Anti-Black racism includes prejudice, attitudes, beliefs, stereotyping and discrimination that is directed at people of African descent. It is rooted in their unique history and experience of enslavement and its legacy. This type of racism is deeply entrenched in Canadian (and other) institutions, policies and practices, in such deep and entwined ways that anti-Black racism is functionally normalized, sometimes to the extent that it is rendered invisible to those not experiencing it.
This type of discrimination manifests in the current social, economic, and political marginalization of African Canadians, which can include unequal opportunities, lower socio-economic status, higher unemployment, significant higher rates of poverty and overrepresentation in the criminal justice system (retrieved from ontario.ca/document/data-standards-identification-and-monitoring-systemic-racism/glossary2022, on October 22, 2022).
As we begin to engage in this work, it is important that we have a clear understanding and definition as to what we are trying to combat, change or dismantle. Anti-Black racism shows up in our resources, in our language and in our spaces. Once we are aware of it, we must name it, notice it and combat it whenever it shows up.
We also need to be open on our learning journey to the opportunities. As much as we have a responsibility to look for and remove the barriers we know people face, we also need to learn from and celebrate the cultural teachings that are possible … to amplify both the battles against racism and the celebrations of culture, storytelling and sharing lived experiences.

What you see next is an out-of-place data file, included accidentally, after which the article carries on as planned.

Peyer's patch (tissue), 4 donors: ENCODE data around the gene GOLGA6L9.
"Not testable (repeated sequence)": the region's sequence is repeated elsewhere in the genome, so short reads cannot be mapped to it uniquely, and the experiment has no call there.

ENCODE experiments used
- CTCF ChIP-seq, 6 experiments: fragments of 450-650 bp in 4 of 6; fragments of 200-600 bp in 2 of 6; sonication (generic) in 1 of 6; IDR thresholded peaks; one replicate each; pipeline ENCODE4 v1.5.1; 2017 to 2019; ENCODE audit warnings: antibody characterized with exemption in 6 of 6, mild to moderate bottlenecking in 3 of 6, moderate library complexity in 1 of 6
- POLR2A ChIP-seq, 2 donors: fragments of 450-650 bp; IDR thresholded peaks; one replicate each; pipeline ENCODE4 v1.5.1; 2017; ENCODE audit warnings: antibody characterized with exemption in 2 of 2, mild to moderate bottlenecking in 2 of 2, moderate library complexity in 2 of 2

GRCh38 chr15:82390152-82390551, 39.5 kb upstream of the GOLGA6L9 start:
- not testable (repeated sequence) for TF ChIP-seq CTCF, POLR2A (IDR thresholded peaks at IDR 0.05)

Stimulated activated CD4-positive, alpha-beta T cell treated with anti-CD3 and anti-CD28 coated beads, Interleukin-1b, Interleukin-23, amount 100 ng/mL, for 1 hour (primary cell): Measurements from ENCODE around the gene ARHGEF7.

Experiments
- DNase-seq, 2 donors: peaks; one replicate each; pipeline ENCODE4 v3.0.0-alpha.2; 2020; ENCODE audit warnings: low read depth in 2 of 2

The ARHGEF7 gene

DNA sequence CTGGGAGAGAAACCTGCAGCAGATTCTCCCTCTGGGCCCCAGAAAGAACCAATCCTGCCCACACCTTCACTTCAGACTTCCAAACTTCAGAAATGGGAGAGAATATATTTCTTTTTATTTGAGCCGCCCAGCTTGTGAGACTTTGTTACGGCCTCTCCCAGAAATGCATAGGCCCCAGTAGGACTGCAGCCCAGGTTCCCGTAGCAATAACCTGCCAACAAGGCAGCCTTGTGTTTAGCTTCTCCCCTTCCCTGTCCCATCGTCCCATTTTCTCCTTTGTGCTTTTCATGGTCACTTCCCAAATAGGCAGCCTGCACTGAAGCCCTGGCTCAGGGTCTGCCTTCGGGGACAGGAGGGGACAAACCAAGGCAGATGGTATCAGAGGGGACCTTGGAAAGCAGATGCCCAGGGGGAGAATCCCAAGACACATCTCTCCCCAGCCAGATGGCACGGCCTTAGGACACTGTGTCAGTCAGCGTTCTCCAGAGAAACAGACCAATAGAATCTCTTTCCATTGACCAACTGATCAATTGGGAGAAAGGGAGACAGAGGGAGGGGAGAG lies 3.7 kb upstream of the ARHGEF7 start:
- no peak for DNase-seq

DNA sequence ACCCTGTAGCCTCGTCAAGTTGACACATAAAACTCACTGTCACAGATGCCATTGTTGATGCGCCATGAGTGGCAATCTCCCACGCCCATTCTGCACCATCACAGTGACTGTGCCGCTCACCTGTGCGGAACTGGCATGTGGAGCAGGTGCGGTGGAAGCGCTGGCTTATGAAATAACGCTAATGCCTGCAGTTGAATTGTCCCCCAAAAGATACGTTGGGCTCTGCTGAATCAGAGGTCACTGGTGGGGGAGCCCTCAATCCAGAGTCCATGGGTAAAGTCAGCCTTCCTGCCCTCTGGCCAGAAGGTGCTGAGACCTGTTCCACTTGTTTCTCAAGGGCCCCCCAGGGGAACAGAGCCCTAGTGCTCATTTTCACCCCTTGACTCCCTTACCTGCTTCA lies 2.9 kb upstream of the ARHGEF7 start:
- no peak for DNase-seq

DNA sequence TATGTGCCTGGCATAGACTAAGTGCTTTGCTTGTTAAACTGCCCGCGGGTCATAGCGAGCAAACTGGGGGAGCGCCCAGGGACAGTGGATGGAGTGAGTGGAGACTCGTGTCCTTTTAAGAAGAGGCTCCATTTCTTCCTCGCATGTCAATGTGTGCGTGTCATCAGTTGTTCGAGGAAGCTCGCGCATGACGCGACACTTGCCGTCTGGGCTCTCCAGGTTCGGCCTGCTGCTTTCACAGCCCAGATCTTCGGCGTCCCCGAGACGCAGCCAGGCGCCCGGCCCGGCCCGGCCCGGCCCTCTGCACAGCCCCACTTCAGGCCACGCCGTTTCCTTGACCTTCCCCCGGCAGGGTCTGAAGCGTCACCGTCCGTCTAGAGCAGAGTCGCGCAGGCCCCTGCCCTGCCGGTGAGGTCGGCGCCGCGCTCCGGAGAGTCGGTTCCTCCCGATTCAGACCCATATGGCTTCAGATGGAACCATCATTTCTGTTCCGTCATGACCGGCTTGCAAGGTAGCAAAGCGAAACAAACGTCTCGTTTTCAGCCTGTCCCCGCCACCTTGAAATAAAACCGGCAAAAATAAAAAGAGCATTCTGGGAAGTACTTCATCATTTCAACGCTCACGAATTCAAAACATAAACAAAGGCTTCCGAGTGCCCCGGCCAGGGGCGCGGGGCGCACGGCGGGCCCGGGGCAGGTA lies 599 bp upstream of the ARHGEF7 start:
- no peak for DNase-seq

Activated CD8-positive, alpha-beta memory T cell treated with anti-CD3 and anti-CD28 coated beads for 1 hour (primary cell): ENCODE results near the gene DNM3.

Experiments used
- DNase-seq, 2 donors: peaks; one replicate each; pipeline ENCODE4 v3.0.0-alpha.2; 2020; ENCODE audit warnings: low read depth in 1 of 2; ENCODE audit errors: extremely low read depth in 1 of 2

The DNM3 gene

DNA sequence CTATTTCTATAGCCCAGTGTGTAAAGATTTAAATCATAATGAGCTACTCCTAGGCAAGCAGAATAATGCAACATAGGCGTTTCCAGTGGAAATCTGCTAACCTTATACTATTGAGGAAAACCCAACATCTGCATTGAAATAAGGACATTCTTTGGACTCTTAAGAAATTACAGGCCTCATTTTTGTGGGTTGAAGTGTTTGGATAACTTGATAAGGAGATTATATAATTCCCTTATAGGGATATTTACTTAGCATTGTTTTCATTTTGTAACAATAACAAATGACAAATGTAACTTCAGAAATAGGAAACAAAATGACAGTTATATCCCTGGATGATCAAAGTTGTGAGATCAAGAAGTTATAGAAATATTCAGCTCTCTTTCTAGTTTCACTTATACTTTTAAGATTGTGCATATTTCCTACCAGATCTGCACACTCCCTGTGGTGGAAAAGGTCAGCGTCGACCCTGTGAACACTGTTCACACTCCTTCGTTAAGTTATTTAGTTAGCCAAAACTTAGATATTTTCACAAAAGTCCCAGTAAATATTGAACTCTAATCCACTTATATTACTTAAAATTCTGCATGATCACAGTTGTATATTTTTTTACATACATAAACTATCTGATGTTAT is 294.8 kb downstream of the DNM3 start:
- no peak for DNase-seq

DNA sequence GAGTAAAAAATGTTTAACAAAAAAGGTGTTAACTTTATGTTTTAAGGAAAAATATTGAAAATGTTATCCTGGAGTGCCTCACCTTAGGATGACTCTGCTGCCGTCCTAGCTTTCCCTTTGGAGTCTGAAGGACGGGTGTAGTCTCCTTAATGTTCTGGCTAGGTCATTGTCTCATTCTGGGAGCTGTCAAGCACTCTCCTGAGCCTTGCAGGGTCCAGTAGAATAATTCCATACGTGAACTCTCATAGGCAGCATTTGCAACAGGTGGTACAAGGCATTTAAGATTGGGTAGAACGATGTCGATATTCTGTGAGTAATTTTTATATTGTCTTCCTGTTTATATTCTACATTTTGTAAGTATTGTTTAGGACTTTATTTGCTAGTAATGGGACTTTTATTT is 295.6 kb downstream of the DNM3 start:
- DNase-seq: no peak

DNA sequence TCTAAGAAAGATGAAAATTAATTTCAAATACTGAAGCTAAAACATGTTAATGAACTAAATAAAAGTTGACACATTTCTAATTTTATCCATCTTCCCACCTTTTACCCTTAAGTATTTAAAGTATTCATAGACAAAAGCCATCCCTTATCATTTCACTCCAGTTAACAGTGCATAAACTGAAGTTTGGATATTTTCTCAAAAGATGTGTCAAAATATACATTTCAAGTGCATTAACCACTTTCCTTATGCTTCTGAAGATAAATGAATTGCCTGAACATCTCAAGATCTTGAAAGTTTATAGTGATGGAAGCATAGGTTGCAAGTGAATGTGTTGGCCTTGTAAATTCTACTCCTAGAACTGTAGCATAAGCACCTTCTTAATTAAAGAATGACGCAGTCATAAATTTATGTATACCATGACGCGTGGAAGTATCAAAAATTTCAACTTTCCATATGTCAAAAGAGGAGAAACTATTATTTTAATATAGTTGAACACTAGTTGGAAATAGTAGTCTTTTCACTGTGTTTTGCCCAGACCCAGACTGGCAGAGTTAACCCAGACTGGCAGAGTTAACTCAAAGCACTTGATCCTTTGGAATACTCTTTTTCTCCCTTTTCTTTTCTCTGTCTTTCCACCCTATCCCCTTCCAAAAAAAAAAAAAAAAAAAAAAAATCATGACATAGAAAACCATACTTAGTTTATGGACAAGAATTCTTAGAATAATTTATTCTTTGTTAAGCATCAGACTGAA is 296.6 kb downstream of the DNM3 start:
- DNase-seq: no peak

Free Storybook Resources
Below you’ll find stories for you and your family to explore at home together. If you click on them, you’ll be taken through to a free audio-book or read aloud versions, perfect for story time at home. When you’re done watching it together, try asking your child questions: like “Why do you think the author, Karamo, wanted to tell this story? What kind of feelings does he want kids to have about themselves?” Or, “Sulwe’s mama tells her that real beauty begins with ‘how you see yourself, and not how others see you’ … what does this idea of beauty mean to you?”
Elementary and Middle resources
Below is a collection of other novels, books and stories that you might consider reading either with your kids or on your own. They feature a range of topics that range from being about the history and culture, and on to addressing the issues real barriers facing Black people across Canada. We’ve added suggested age ranges to help guide you on what might be appropriate for different ages. You can access these books through your school or city library, or possibly, at local book stores. We’ll continue to update, add to or change this recommended list as we continue through this journey together.
Elementary and Middle resources
|Blended||Sharon M. Draper||8-12 years old|
|New Kid||Jerry Craft||8-12 years old|
|Ghost Boys||Jewell Parker Rhodes||9-12 years old|
|Ghost||Jason Reynolds||10 years old+|
|Stamped for Kids||Jason Reynolds & Ibram X. Kendi||12 years old+|
Secondary and Mature resources
|Policing Black Lives||Robyn Maynard||Mature|
|North of the Color Line||Sarah-Jane Mathieu||Mature|
|The Book of Negroes||Lawrence Hill||Mature|
|The Skin We’re in||Desmond Cole||Mature|
|They Call me George||Cecil Foster||Mature|
Interested in continuing your learning? Use the navigation at the top of the page (in the left bar for desktop platforms, or the “Section menu” under the banner for mobile) to explore a new topic, or use the below button to get to the next page in the DEIA Parent Toolkit